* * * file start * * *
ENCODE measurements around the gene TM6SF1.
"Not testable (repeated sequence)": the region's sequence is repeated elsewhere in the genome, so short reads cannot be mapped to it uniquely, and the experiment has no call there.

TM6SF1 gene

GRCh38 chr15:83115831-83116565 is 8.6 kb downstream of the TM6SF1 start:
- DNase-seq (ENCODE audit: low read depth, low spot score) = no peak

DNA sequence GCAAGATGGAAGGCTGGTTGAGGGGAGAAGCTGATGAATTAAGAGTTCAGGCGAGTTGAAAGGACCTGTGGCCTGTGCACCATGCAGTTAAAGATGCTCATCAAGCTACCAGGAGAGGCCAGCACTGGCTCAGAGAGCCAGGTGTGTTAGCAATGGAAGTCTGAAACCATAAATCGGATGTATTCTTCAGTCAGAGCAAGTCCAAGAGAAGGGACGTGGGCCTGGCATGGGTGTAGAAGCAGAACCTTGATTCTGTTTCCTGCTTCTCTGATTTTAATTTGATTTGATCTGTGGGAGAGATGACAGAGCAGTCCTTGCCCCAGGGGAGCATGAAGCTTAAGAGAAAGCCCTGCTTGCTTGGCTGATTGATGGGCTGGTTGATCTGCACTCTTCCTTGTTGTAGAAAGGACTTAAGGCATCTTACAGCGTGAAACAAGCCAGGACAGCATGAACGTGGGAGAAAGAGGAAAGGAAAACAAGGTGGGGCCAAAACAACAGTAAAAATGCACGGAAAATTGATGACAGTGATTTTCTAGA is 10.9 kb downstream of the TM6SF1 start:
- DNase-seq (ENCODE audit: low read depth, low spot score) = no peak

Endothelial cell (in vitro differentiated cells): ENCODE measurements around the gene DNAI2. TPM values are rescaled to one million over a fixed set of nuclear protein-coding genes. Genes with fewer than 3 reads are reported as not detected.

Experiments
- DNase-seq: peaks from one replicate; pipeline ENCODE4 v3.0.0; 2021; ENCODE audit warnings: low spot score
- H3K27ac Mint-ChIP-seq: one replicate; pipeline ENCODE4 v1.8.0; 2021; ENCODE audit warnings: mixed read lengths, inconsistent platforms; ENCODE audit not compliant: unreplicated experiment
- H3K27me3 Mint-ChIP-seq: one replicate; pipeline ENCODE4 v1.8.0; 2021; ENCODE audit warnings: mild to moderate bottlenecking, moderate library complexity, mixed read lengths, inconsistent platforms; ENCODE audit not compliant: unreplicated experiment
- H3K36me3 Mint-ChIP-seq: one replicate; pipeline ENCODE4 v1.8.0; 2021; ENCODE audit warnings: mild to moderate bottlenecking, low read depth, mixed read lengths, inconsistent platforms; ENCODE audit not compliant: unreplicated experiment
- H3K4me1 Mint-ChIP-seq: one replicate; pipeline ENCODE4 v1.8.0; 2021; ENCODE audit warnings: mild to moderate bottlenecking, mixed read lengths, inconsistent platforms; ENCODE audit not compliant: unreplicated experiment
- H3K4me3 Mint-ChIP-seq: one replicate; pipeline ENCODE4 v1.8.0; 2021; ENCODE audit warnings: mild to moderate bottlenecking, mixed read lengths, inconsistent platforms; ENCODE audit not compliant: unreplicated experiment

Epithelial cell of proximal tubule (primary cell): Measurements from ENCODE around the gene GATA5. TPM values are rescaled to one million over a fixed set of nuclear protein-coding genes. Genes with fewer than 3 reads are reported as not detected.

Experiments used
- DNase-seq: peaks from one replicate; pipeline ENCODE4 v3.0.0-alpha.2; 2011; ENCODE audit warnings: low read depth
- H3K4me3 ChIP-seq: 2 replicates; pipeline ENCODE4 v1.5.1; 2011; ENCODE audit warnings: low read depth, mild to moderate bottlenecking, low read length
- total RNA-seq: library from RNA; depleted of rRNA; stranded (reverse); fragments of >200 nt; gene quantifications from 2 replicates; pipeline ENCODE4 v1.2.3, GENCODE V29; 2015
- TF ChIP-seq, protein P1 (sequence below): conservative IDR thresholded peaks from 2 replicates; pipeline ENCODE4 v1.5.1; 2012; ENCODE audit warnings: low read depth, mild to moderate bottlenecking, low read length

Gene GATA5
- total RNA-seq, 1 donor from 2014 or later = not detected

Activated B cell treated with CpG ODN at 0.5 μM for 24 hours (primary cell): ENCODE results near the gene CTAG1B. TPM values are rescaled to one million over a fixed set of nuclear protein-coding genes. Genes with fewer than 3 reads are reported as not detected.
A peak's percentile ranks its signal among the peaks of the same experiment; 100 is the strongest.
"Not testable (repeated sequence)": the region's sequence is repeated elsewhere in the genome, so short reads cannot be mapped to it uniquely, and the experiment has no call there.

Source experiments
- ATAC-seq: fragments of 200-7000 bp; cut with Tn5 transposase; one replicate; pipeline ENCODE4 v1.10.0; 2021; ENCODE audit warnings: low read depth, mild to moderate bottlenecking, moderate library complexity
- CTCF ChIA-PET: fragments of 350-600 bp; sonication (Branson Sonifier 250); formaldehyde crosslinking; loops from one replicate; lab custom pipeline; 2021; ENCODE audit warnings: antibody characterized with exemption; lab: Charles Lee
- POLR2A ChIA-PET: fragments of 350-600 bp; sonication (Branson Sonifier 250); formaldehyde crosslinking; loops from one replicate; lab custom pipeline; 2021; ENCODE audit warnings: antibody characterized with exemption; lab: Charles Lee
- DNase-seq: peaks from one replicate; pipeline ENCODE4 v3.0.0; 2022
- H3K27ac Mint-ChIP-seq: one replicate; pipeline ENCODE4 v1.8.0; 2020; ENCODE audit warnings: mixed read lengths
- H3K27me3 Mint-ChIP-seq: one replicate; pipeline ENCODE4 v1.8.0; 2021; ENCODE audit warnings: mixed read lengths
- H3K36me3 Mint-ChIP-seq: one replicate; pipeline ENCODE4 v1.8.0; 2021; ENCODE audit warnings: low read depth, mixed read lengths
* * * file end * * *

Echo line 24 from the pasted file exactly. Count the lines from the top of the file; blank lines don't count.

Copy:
Activated B cell treated with CpG ODN at 0.5 μM for 24 hours (primary cell): ENCODE results near the gene CTAG1B. TPM values are rescaled to one million over a fixed set of nuclear protein-coding genes. Genes with fewer than 3 reads are reported as not detected.